Alberta Progressive Conservative leader Jason Kenney, left, walks with former interim leader Ric McIver at the Federal Building in Edmonton, Monday, March 20, 2017. The Alberta government has introduced legislation to bring in toll roads and bridges, but just for new projects. THE CANADIAN PRESS/Codie McLachlan

Alberta government introduces legislation to levy tolls on new roads, bridges

Alberta government introduces legislation to levy tolls on new roads, bridges

EDMONTON — The Alberta government has introduced legislation that would bring in tolls on roads and bridges, but just for new projects.

Transportation Minister Ric McIver says the bill explicitly prohibits user fees on existing roads and bridges.

But he adds Alberta is facing a severe financial crunch and needs to find creative ways to finance critical infrastructure.

“User-financed construction will strengthen economic growth and competitiveness at a time when Albertans need it most,” McIver told a news conference Tuesday prior to introducing the bill in the legislature.

“This means faster commutes and less congestion while unleashing economic potential through speeding up commerce.”

McIver noted tolls are accepted ways to raise money in other jurisdictions, such as the Coquihalla Highway in British Columbia and Highway 407 in Toronto.

He said that under the bill the toll plan could only be used for new projects or expansions to existing ones. A toll could only go ahead if there remained a no-toll option for drivers not wanting to pay.

Revenue collected from the tolls would have to be used for the cost of the new road or bridge and the toll would disappear once the capital cost of the project was paid off.

The government could suspend the fee in case of emergencies, such as forest fires and other natural disasters.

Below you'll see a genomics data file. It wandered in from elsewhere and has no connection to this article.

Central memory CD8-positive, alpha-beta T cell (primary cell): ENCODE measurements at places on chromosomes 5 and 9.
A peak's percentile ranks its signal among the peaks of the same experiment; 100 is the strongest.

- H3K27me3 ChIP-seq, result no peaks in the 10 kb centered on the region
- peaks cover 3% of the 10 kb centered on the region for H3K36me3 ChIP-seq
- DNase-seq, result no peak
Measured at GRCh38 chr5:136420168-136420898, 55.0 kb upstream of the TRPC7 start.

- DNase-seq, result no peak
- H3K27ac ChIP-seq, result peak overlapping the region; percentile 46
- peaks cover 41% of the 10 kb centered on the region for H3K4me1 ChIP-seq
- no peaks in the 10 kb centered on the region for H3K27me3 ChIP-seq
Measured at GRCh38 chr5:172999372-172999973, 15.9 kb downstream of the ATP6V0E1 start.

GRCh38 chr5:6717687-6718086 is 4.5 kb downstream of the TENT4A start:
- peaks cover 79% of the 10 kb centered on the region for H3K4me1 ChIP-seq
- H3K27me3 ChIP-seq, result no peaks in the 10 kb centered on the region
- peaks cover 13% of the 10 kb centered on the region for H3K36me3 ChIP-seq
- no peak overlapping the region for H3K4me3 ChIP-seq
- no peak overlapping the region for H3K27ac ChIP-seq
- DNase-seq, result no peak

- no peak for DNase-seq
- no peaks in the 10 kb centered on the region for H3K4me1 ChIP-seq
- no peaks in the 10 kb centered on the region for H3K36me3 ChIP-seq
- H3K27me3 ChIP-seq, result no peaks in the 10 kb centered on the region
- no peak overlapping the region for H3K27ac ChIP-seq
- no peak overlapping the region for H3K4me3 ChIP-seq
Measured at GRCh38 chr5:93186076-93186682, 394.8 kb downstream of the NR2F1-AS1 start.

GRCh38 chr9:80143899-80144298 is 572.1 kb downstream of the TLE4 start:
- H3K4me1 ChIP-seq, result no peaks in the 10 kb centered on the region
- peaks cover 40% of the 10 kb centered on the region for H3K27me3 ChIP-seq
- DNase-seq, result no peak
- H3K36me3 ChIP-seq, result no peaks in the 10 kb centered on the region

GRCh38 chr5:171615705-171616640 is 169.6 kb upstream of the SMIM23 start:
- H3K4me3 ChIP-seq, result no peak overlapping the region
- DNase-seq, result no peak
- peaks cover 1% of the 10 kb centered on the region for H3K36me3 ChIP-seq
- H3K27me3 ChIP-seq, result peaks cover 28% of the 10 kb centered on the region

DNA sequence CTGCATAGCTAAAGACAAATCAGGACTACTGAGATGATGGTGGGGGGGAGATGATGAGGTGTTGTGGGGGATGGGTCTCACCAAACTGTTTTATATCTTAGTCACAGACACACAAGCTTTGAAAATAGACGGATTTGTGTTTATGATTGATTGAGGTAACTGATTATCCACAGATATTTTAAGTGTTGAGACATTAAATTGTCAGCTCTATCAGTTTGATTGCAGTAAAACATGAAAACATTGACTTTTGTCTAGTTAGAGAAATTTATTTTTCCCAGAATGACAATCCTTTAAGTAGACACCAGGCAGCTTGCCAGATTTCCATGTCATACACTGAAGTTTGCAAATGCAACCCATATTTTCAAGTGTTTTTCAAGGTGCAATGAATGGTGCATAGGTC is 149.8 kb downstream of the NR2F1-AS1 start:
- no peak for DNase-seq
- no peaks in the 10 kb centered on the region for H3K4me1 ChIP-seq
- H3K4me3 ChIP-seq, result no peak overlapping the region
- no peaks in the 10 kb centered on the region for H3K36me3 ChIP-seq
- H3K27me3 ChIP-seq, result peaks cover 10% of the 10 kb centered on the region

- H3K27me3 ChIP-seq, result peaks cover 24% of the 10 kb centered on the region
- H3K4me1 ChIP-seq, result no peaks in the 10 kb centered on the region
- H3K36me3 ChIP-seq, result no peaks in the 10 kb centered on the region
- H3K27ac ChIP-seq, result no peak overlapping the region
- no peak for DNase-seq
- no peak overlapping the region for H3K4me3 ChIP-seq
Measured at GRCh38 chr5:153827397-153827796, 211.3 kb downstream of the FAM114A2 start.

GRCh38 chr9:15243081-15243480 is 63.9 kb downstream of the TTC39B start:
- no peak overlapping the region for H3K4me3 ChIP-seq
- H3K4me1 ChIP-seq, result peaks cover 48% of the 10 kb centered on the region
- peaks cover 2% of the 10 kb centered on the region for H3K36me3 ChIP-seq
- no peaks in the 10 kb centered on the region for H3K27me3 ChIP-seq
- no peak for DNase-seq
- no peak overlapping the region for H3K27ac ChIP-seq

There would also have to be local consultation before a project proceeded.

McIver said if the bill passes, the government will start with a Highway 697 bridge over the Peace River near the hamlet of La Crete, 500 kilometres northwest of Edmonton, to replace an existing ferry.

“Alberta’s government had planned to replace the ferry with another ferry; however, local residents strongly advocated the construction of a bridge to replace the ferry as they expressed (concerns) the ferry is inconsistent and unreliable,” said McIver.

“The traffic counts simply do not support building a bridge over the Peace River with the traffic count on Highway 697.”

He said those who didn’t want to take the new bridge would still have the option of driving the long way around, which is an hour-and-a-half detour.

Premier Jason Kenney’s United Conservative government is looking for ways to save money and increase revenue. It projected a $6.8-billion deficit this year, but that is expected to balloon to more than $24 billion due to economic havoc from COVID-19.

The question of toll roads came up in early 2019, prior to the election that saw the UCP defeat Rachel Notley’s NDP and form a majority government.

Kenney at that time publicly mused about the possibility of tolls to pay for new roads and bridges for industrial users. Notley warned that Kenney was opening the door to user-pay for new and existing roads and bridges for everyday commuters, an accusation Kenney’s UCP rejected.

Opposition NDP transportation critic Rod Loyola said Tuesday the bill is the start of a new broad road-funding model.

“Tompkins (ferry) Crossing may be the first toll road we see in Alberta, but it will not be the last,” said Loyola.

“I fully expect we will see a proliferation of tolled roads, lanes and bridges over the next 2 1/2 years (of the current government mandate).”

Loyola said the bill is akin to blackmail for municipalities trying to get road projects off the drawing board and into reality.

“This government’s message to Alberta communities is that a project can vault to the front of the line if tolls are imposed,” said Loyola.

“I think that will motivate municipalities to take this route and we will see many, many more of these projects.”

This report by The Canadian Press was first published Nov. 3, 2020.

Dean Bennett, The Canadian Press

Alberta

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